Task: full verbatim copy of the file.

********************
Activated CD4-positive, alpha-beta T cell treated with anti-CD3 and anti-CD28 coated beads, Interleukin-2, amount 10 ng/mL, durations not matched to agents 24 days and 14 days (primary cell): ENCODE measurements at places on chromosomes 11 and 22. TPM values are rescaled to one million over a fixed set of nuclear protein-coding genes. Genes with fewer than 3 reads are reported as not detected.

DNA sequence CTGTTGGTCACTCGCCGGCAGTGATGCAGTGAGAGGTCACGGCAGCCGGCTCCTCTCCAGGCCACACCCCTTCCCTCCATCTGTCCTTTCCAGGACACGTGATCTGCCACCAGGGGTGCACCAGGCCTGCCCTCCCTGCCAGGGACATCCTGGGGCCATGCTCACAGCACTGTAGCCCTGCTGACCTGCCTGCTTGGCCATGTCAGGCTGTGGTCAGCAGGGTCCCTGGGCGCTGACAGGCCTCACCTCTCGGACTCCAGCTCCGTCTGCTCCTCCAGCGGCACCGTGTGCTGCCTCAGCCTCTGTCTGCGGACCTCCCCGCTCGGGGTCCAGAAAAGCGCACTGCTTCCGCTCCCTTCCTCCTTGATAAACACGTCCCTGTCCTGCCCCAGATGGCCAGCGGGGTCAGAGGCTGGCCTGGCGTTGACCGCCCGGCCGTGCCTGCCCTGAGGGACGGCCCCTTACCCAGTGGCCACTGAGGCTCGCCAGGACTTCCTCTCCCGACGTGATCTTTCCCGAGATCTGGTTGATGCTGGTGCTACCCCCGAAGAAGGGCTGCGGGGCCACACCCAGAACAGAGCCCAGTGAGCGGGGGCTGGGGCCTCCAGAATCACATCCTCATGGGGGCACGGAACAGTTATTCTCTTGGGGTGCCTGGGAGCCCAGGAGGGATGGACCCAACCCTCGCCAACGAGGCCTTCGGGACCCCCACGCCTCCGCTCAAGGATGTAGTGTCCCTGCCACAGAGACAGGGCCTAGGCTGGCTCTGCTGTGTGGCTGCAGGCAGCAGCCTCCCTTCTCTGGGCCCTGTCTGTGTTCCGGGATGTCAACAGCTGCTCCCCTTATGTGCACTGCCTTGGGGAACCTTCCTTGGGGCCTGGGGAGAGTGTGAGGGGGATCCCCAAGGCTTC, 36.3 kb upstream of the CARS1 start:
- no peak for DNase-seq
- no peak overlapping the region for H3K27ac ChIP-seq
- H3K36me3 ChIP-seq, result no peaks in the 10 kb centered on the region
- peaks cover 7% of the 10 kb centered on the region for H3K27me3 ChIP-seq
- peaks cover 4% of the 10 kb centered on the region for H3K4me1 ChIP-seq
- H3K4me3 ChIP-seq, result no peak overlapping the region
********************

Activated CD4-positive, alpha-beta T cell treated with anti-CD3 and anti-CD28 coated beads, Interleukin-2, amount 10 ng/mL, durations not matched to agents 24 days and 14 days (primary cell): ENCODE measurements at places on chromosomes 11 and 22. TPM values are rescaled to one million over a fixed set of nuclear protein-coding genes. Genes with fewer than 3 reads are reported as not detected.

DNA sequence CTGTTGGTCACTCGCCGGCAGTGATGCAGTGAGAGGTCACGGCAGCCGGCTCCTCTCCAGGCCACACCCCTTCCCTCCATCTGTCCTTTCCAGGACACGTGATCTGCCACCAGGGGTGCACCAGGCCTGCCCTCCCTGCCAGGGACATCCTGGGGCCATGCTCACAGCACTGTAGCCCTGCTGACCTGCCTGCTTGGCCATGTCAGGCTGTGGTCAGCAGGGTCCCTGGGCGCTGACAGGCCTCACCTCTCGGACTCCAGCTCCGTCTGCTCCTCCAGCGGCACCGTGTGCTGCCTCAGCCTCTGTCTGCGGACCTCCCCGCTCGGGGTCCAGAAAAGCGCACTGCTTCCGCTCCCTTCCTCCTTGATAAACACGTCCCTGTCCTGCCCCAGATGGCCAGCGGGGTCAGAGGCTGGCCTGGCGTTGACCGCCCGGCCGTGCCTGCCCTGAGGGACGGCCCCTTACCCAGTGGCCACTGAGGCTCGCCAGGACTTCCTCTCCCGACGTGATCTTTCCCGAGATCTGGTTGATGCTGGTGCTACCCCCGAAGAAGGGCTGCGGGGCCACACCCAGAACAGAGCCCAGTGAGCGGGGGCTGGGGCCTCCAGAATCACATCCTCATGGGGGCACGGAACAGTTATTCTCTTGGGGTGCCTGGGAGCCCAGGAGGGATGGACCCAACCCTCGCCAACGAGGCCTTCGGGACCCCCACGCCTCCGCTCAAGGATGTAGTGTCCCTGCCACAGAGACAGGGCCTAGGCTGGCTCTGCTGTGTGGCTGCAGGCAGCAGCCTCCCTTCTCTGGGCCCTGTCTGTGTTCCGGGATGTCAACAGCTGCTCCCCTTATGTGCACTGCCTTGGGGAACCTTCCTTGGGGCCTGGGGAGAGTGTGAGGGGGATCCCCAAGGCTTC, 36.3 kb upstream of the CARS1 start:
- no peak for DNase-seq
- no peak overlapping the region for H3K27ac ChIP-seq
- H3K36me3 ChIP-seq, result no peaks in the 10 kb centered on the region
- peaks cover 7% of the 10 kb centered on the region for H3K27me3 ChIP-seq
- peaks cover 4% of the 10 kb centered on the region for H3K4me1 ChIP-seq
- H3K4me3 ChIP-seq, result no peak overlapping the region